Updated June 26, 2021
Real estate investors have different preferences when it comes to investing in rental properties. Some only want single-family detached homes, others prefer duplexes or even multi-unit apartment buildings.
Although for many real estate investors, a single-family detached home equals investing in rental properties. A single family property is also a good option as real estate investing for beginners.
It is not uncommon for an investor to look beyond the rental property scenario and envision bigger and better things, more on that later.
There are pros and cons to investing in rental properties, particularly single-family detached homes. But first, let’s fully define what exactly is a single family detached property.
Single Family Property Investing Benefits
Typically used for owner occupancy, single-family properties are also valuable investment vehicles to generate income. Increasingly lower mortgage rates and increasingly fast rising rental rates is very advantageous for investors, especially real estate investing for beginners.
The most obvious advantage to investing in single-family properties is the cost. Single family properties can often be substantially less than multifamily properties, especially when considering additional expenses such as the down payment and maintenance.
Additionally, it is not uncommon for single family property rental agreements to require the tenant is responsible for all or most of the utilities. These agreements may require the tenant to take responsibility for landscaping and basic maintenance, making long-term maintenance costs significantly cheaper.
→ Higher Appreciation
Single-family property investments tend to appreciate more than multifamily properties. Multifamily properties are valued based on the incoming rents and the condition of the property. However, single-family properties are valued based on the supply of owner-occupied buyers. If a property is well-maintained in a thriving neighborhood, no worries– there will always be a demand for buyers.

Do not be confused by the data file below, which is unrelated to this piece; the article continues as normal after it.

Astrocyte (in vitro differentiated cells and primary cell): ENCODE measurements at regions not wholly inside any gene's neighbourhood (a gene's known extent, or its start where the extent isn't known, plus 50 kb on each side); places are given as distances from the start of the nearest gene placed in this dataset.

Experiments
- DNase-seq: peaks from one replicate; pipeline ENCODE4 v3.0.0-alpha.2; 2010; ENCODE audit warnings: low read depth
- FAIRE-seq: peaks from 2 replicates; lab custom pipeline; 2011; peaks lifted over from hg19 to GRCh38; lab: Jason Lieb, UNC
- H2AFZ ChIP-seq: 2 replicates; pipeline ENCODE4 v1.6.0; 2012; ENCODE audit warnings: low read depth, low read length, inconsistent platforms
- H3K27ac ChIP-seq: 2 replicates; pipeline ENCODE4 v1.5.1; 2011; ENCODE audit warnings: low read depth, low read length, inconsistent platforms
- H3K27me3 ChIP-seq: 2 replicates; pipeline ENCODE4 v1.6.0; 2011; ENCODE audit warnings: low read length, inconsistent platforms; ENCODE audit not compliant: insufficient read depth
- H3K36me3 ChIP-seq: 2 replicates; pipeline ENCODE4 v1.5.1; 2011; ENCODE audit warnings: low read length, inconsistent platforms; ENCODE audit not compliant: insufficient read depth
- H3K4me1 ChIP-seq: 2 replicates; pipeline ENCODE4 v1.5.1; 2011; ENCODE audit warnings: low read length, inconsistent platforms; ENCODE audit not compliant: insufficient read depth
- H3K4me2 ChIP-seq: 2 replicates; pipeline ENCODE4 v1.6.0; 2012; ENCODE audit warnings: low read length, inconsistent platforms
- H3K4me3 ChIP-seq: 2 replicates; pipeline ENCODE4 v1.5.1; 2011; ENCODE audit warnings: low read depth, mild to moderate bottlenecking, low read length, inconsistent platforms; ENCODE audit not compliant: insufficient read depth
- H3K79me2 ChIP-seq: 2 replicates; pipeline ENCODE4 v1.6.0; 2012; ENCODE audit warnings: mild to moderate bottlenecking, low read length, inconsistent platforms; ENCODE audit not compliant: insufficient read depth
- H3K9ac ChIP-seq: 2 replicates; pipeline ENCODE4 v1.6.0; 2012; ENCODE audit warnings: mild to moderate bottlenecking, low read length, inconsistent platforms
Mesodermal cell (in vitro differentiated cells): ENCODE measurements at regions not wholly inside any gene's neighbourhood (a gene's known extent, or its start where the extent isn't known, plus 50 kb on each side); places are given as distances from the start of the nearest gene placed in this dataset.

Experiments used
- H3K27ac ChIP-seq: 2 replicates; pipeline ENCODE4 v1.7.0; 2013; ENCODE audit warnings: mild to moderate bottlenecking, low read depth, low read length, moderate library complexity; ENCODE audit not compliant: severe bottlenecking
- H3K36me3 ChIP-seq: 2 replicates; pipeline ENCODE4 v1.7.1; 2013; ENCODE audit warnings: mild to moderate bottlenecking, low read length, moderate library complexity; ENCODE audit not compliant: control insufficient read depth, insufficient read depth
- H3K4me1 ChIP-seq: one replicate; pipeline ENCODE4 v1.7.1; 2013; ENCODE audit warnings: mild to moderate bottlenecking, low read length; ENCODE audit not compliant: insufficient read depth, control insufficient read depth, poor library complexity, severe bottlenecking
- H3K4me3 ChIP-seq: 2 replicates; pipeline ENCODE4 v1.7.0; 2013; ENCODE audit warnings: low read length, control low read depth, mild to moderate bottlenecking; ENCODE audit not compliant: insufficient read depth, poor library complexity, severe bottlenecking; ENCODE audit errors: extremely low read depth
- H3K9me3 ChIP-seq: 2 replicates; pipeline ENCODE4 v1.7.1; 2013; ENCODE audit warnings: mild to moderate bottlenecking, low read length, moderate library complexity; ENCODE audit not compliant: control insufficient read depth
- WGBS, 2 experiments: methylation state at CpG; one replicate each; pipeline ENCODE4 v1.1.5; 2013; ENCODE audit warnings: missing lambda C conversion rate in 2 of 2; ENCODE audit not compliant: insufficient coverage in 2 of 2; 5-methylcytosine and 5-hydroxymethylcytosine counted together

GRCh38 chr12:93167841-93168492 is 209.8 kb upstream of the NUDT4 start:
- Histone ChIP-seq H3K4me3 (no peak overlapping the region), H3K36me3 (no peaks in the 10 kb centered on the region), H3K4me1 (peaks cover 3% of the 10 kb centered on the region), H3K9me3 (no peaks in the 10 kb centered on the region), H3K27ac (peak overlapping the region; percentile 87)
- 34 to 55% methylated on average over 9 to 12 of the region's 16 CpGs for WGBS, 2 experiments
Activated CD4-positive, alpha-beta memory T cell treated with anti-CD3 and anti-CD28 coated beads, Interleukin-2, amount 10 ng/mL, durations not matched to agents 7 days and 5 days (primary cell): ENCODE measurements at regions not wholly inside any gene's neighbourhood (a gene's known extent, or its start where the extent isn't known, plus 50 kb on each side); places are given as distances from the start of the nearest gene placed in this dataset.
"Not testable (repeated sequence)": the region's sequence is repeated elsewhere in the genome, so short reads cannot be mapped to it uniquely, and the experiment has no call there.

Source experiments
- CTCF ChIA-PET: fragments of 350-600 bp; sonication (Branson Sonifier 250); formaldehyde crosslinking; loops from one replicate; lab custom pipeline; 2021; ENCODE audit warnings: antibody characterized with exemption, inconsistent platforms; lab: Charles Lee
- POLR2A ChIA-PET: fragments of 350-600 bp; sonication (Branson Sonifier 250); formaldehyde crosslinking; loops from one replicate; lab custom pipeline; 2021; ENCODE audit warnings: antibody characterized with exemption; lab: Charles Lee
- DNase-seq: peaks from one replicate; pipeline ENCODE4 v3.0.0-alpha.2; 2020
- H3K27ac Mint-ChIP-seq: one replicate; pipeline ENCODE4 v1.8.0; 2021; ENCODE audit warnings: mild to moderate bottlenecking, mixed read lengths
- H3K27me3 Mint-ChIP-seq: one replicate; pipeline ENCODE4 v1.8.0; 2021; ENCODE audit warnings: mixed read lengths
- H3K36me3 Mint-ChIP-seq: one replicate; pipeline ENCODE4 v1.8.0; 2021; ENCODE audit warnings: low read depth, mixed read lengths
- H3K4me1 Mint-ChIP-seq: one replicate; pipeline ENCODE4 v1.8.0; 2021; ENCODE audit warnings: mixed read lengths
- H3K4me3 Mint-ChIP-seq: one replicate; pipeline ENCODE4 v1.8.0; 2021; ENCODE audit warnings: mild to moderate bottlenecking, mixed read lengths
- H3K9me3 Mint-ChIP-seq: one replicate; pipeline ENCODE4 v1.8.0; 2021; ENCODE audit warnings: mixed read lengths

→ Easier To Finance
Typically, financing a single-family property is easier than financing a multifamily property. The benefits of financing a single family property include: lower interest rates and higher loan-to-value (LTV) ratio.
→ Easier To Manage
With only one tenant, managing a single unit has its appeal. Although, you also have the option of using a professional property management company that is required in most municipalities to be licensed by the state real estate commission.
A single family detached property is a housing structure maintained and used as a single dwelling unit. The property sits on a single individual lot and does not share any walls with another property.
Ok, now that we got that covered, let’s get back to investing in a single family detached home.
You may be surprised to know this, but it’s rare for a single family home to produce cash flow, at least initially.